MENTORS, culture and equality were among the key themes four Wimmera women used to illustrate their press for progress on International Women’s Day.
Michelle Shanks, Joanne Harrison-Clarke, Maddi Ostapiw and Catherine Morley were the guest speakers at an event in Horsham Town Hall yesterday.
More than 100 people – mainly women – gathered to hear guest speakers at Horsham’s fourth annual event.
Hairdresser Ms Shanks used the platform to highlight Hair Aid, a charity she works with that involves teams of hairdressers travelling to the Phillipines to teach their craft to people who live in poverty.
“Our students are amazing and they are forever in my heart,” she said.
“To be able to give them this skill is the most amazing thing.”
Miss Harrison-Clarke provides cultural awareness training specific to the five clans in the Wimmera region.
She spoke about family violence in Aboriginal communities, and how to break the shame for Aboriginal women.
She said gaining an understanding of past practices and working with mainstream services were vital, along with cultural awareness training and ensuring safe workplaces.
“It’s about making sure that when you are working with Aboriginal people, you are listening to their story and walking alongside of them,” she said.
Wimmera Pride Project co-founder and LGBTI youth support worker Ms Ostapiw spoke about how bodies were no longer an accurate representation of gender. She challenged people to stop thinking of gender as existing on a straight line, where one end is male and the other female.
She also spoke about ways women can be a force for change.
“Much of the rhetoric around caring, compassion and women's movements these days focus on nurturing as a burden for our gender,” she said.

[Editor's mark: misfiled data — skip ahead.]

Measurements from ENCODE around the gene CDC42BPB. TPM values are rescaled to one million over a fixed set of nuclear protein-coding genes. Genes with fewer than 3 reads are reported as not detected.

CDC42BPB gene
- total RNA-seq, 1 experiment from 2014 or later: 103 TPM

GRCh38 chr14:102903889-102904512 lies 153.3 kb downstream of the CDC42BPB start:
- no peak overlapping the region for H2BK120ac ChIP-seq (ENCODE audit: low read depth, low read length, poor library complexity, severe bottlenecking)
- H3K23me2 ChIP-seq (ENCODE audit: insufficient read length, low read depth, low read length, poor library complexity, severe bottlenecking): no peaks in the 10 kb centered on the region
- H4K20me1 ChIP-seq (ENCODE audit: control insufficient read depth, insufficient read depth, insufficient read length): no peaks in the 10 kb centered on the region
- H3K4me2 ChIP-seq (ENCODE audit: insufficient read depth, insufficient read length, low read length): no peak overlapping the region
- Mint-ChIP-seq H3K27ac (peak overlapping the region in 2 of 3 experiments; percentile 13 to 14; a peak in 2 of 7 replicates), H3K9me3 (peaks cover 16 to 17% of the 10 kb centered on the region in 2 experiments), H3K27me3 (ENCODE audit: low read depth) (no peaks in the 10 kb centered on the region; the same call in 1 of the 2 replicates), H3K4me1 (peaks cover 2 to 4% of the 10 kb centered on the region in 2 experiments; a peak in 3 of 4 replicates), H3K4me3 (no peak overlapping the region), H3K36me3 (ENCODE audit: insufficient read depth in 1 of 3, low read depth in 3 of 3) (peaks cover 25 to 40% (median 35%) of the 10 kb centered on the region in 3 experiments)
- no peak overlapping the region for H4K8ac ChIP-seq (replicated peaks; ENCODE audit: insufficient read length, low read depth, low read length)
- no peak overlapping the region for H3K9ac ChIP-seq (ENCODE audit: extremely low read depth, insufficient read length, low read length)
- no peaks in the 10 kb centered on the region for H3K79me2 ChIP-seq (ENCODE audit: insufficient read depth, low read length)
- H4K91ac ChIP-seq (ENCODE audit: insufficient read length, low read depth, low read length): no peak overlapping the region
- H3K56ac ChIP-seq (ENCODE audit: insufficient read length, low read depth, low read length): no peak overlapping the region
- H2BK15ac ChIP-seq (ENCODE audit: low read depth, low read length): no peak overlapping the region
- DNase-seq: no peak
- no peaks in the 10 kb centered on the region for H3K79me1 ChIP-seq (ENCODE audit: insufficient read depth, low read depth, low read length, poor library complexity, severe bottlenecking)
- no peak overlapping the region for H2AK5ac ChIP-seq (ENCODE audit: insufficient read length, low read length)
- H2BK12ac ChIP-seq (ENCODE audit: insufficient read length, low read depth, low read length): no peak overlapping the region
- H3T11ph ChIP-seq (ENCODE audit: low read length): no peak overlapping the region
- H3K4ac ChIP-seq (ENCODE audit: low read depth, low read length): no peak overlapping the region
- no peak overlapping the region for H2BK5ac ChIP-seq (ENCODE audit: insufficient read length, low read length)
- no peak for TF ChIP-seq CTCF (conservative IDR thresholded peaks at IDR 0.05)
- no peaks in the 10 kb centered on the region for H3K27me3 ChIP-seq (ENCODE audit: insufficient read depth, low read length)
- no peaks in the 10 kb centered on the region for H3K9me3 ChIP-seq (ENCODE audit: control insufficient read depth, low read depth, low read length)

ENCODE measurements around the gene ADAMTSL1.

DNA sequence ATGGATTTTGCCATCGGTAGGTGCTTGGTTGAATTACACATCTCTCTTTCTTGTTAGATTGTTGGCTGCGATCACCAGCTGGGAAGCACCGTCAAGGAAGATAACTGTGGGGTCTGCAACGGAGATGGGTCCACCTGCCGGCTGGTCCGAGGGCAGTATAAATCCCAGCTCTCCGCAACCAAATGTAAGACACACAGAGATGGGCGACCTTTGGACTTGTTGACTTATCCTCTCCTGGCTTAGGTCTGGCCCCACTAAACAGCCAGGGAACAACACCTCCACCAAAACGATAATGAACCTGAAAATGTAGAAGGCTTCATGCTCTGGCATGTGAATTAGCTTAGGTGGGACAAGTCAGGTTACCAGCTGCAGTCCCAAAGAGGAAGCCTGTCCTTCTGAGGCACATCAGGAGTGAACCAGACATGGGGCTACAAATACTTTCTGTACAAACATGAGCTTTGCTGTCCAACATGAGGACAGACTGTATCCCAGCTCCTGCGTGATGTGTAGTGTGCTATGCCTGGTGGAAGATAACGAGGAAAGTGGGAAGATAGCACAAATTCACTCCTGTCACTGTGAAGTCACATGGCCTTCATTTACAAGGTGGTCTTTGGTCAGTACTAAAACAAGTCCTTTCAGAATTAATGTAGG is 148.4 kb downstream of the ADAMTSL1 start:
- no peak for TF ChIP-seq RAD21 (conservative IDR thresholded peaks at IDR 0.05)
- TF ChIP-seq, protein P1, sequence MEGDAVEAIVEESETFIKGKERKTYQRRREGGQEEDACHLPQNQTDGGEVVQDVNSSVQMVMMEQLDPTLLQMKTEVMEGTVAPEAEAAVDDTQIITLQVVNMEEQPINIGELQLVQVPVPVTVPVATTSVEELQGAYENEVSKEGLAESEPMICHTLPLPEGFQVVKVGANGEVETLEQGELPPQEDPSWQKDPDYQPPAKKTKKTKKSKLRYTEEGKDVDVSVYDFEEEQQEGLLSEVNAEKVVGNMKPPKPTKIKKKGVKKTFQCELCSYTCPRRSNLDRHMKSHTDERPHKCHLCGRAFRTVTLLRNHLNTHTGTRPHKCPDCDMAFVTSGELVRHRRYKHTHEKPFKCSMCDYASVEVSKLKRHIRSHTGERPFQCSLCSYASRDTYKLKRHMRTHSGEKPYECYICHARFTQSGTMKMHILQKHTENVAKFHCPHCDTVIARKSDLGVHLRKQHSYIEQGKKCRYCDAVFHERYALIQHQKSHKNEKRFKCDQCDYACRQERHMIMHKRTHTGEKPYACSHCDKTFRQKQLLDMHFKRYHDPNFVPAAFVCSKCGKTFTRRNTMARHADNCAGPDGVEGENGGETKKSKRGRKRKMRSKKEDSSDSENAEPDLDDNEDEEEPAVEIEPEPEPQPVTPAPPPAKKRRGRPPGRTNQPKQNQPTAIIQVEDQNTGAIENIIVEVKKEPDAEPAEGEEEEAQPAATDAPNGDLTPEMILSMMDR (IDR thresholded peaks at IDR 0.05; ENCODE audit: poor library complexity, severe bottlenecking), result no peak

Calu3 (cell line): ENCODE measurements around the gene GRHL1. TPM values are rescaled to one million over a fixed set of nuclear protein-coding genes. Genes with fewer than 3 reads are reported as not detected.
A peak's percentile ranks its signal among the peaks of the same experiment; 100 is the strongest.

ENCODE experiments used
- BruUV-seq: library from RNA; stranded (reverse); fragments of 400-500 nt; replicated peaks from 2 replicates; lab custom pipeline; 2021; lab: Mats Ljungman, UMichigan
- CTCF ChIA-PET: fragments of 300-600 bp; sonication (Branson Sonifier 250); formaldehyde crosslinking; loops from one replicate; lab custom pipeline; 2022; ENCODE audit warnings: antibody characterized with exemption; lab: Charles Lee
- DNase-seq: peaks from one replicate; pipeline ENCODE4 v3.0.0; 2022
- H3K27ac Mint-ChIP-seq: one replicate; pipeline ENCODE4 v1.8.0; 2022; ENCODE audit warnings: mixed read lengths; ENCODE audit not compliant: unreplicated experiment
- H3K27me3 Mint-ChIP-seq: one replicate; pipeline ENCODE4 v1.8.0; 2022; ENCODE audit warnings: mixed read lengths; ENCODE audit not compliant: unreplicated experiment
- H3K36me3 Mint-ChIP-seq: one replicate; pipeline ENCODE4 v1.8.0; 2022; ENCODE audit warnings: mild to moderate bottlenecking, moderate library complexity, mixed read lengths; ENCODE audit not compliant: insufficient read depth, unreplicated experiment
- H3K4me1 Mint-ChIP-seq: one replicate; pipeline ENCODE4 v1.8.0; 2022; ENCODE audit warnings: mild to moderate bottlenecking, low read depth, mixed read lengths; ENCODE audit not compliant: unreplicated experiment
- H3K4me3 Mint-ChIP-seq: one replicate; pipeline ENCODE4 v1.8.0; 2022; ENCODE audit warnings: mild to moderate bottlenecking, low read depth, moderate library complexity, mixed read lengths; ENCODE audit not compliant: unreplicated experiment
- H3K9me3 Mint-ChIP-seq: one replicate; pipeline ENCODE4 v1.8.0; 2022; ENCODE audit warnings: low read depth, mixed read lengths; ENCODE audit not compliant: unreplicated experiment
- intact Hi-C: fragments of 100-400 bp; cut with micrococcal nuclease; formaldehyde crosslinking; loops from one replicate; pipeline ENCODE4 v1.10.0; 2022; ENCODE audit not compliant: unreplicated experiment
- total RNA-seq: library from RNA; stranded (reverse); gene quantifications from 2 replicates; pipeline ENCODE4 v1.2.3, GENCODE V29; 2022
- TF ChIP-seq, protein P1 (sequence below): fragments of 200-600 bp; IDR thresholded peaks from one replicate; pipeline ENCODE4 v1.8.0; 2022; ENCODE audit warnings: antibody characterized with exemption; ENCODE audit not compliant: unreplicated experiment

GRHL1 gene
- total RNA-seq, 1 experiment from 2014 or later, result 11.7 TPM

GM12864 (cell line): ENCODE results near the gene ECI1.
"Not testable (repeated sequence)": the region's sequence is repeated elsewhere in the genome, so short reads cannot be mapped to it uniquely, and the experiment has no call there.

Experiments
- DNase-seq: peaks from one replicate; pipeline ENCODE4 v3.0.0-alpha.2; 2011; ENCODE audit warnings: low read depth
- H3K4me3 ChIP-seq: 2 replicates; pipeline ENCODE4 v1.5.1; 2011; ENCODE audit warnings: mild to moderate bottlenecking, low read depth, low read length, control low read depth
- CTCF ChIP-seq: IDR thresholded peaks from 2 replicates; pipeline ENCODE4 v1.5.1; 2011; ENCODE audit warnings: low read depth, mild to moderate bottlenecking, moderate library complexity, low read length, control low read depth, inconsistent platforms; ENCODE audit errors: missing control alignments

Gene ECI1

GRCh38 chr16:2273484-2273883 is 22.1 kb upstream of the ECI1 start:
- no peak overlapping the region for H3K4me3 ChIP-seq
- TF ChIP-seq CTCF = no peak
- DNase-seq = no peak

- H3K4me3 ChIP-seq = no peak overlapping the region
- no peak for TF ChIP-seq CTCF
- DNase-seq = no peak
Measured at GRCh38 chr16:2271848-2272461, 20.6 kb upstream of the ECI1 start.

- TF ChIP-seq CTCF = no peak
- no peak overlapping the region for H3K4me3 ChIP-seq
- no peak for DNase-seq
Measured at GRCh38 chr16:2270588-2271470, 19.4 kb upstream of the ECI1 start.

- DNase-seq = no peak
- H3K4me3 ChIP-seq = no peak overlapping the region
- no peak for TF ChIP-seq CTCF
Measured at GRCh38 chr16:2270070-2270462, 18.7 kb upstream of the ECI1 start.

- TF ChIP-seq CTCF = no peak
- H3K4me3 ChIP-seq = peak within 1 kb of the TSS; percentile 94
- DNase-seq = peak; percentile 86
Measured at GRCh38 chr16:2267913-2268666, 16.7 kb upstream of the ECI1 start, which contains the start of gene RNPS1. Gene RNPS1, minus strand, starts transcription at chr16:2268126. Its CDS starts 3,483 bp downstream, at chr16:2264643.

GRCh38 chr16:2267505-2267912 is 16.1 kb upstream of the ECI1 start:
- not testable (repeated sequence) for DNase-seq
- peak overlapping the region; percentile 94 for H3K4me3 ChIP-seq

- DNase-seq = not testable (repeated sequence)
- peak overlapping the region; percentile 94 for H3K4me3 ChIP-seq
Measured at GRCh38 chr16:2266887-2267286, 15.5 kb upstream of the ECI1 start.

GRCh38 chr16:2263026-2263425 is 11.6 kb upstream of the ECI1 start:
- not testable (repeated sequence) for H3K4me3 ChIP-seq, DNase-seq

“It's absolutely true that we don't hold boys and men to the same expectation of empathy and understanding of women. But I believe that the ability of women to support and nurture makes us the true caretakers of the world and gives us the capacity to be the standard-bearers of positive change.”
Wimmera Health Care Group chief executive Ms Morley spoke about the role models in her life, from her grandparents, children, and those she has worked alongside.
“No matter what age, what education or what you do, people teach us and we learn from people,” she said.
“So what are you teaching to our women and community members in the Wimmera, and what are you learning?
“And when you’re learning something, what are you doing with that?
“We all need to be the best we can be, live a life to the full, and make a difference to the people we’re privileged to work with.”
Event MC Pam Capstick left the audience with a powerful message about equality.
“True change will only happen when we go back to our homes, workplaces and schools and start asking the critical questions that will drive us closer to parity,” she said.
“Society really does need to change its thinking. Because equality is not just the right or fair thing to do, it's the smart thing to do.”
Horsham’s Delys Jolly was among those in attendance.
“I’ve never been to one of these events before, but I’ve always wanted to go,” she said.
“It’s a very important day to be part of.”
Joan Johns and Keryn Ackland, both of Horsham, enjoyed a chance to catch up.
The pair formerly worked together as teachers at the same school.
“I thought the speakers would be really interesting to listen to,” Mrs Ackland said.
“Plus it’s International Women’s Day, and we want to celebrate that.”